A Day at the Beach
Csopak is a thriving village due to its location along the shore of Lake Balaton, Less than 10 km (6 miles) from nearby Balatonfüred, water and wine have been central to the growth of this village with a population of just over 1,500.
Most visitors rush towards the waterfront, taking little time to notice the multiple waterwheels that dot the village. These are the historic remnants of the watermills that once thrived in the community. Six of these mills – built up to the early 20th century – can still be found scattered throughout the village today.
Earlier historical times were not so kind to Csopak. The Ottomán Turks nearly obliterated the settlement. Following a period of resettlement, wine production – which was first documented here in 1082 – began to flourish.
In the 19th century though, the dreaded phylloxera plague put most of the vineyards out of business. Yet Csopak vintners were able to reconstitute production slowly in the following decades.
Today one of the major economic engines of the village is once again the wine industry. Csopak is one of the top places in Hungary for the growth of Olaszrizling, an ancient variety of white grape.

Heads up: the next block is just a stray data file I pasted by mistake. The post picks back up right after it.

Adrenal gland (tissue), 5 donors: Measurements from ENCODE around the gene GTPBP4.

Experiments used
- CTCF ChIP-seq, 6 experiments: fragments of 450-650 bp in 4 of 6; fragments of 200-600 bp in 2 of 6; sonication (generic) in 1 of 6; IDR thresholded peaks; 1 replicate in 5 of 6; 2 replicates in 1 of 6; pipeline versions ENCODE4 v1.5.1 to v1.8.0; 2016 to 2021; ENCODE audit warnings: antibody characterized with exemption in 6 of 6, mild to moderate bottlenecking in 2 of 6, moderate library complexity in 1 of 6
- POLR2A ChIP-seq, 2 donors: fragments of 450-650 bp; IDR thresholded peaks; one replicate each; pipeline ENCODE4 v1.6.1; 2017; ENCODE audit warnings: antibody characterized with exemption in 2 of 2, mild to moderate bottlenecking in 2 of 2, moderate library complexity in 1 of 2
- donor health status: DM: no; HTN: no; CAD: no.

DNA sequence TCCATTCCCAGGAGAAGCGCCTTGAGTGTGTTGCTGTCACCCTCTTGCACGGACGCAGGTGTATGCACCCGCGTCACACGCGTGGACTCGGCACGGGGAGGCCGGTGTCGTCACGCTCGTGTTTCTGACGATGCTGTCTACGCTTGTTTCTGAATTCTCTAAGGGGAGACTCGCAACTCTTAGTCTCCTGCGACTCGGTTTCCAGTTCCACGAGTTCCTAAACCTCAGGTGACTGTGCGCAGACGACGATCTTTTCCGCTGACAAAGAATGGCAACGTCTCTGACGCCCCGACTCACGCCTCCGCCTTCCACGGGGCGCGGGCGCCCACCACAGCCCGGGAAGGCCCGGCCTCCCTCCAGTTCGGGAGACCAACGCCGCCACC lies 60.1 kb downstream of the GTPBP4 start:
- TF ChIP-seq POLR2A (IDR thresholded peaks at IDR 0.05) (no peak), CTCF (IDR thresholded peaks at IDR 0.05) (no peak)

The wines made from these are known for their complexity and acidic strength. This is definitely a place to try at least a glass or two or three.
Yet the main reason most visitors come to Csopak is for the beach. In a landlocked nation, Lake Balaton affords Hungarians the opportunity to frolic in the “Hungarian Sea.” Perhaps Hungarians greatly value “the Balaton” (as they like to call it), for the precise fact that they do not have a coastline along an ocean or sea.
Almost 80 kilometers (49 miles) long and up to 14 kilometers (8.5 miles) at its widest point, the lake certainly suffices as a substitute. As the largest freshwater lake in the whole of Central Europe, it holds a special place in the hearts of Hungarians. It’s easy to see why.
The greenish tinged waters of Balaton seem to glitter and glow depending upon the angle of the sun. They act as a magnet to those longing for relaxation.
Csopak offers one of the first spots along Balaton’s northern shore for visitors to test the waters.
Even though this side of the lake is the deepest, it still only averages three meters (10 feet) in depth. The water is also a bit cooler, but visitors can still swim here for at least five months a year. A tough day at the beach is usually followed up with a visit to one of the many pinces (wine cellars).
What could be more appealing than a day at the beach, followed by an evening with great food and exceptional wine. That’s an experience worth traveling for.
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